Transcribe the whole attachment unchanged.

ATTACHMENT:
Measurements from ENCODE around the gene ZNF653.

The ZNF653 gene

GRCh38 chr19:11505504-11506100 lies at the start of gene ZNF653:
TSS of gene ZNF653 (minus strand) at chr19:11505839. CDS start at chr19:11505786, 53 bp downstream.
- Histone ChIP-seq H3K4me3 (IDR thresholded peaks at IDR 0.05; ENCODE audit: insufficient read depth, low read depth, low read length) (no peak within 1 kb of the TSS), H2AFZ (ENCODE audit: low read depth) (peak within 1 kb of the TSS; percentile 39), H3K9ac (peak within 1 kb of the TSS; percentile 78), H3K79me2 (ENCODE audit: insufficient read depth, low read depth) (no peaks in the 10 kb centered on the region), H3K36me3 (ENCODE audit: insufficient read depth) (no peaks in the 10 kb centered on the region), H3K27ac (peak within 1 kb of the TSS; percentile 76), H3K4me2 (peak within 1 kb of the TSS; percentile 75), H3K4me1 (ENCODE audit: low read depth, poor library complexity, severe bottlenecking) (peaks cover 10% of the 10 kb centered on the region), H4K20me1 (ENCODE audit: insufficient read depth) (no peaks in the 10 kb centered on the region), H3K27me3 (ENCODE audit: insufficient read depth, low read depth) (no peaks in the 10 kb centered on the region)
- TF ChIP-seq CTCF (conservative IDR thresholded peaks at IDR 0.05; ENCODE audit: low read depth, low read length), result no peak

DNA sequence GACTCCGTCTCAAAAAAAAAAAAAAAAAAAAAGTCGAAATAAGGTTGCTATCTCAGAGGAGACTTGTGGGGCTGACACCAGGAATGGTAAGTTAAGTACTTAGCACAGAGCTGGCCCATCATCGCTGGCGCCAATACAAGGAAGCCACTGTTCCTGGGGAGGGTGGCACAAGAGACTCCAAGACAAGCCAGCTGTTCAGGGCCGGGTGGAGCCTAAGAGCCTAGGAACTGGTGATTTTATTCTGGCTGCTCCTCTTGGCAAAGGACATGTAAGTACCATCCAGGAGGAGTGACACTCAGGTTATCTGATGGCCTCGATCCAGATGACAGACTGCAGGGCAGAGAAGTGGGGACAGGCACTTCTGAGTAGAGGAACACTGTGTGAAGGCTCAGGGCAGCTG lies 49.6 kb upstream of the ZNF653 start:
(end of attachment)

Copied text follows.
Measurements from ENCODE around the gene ZNF653.

The ZNF653 gene

GRCh38 chr19:11505504-11506100 lies at the start of gene ZNF653:
TSS of gene ZNF653 (minus strand) at chr19:11505839. CDS start at chr19:11505786, 53 bp downstream.
- Histone ChIP-seq H3K4me3 (IDR thresholded peaks at IDR 0.05; ENCODE audit: insufficient read depth, low read depth, low read length) (no peak within 1 kb of the TSS), H2AFZ (ENCODE audit: low read depth) (peak within 1 kb of the TSS; percentile 39), H3K9ac (peak within 1 kb of the TSS; percentile 78), H3K79me2 (ENCODE audit: insufficient read depth, low read depth) (no peaks in the 10 kb centered on the region), H3K36me3 (ENCODE audit: insufficient read depth) (no peaks in the 10 kb centered on the region), H3K27ac (peak within 1 kb of the TSS; percentile 76), H3K4me2 (peak within 1 kb of the TSS; percentile 75), H3K4me1 (ENCODE audit: low read depth, poor library complexity, severe bottlenecking) (peaks cover 10% of the 10 kb centered on the region), H4K20me1 (ENCODE audit: insufficient read depth) (no peaks in the 10 kb centered on the region), H3K27me3 (ENCODE audit: insufficient read depth, low read depth) (no peaks in the 10 kb centered on the region)
- TF ChIP-seq CTCF (conservative IDR thresholded peaks at IDR 0.05; ENCODE audit: low read depth, low read length), result no peak

DNA sequence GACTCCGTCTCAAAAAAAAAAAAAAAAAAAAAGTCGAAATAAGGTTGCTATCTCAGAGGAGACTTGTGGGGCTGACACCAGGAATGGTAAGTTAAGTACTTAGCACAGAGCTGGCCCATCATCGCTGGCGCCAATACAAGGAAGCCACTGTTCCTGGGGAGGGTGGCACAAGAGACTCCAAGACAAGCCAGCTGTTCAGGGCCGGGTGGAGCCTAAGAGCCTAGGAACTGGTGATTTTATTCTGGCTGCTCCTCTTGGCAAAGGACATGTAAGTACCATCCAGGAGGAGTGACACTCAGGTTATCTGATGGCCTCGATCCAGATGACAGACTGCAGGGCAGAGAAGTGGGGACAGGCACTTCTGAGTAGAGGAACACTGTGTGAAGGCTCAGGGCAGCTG lies 49.6 kb upstream of the ZNF653 start: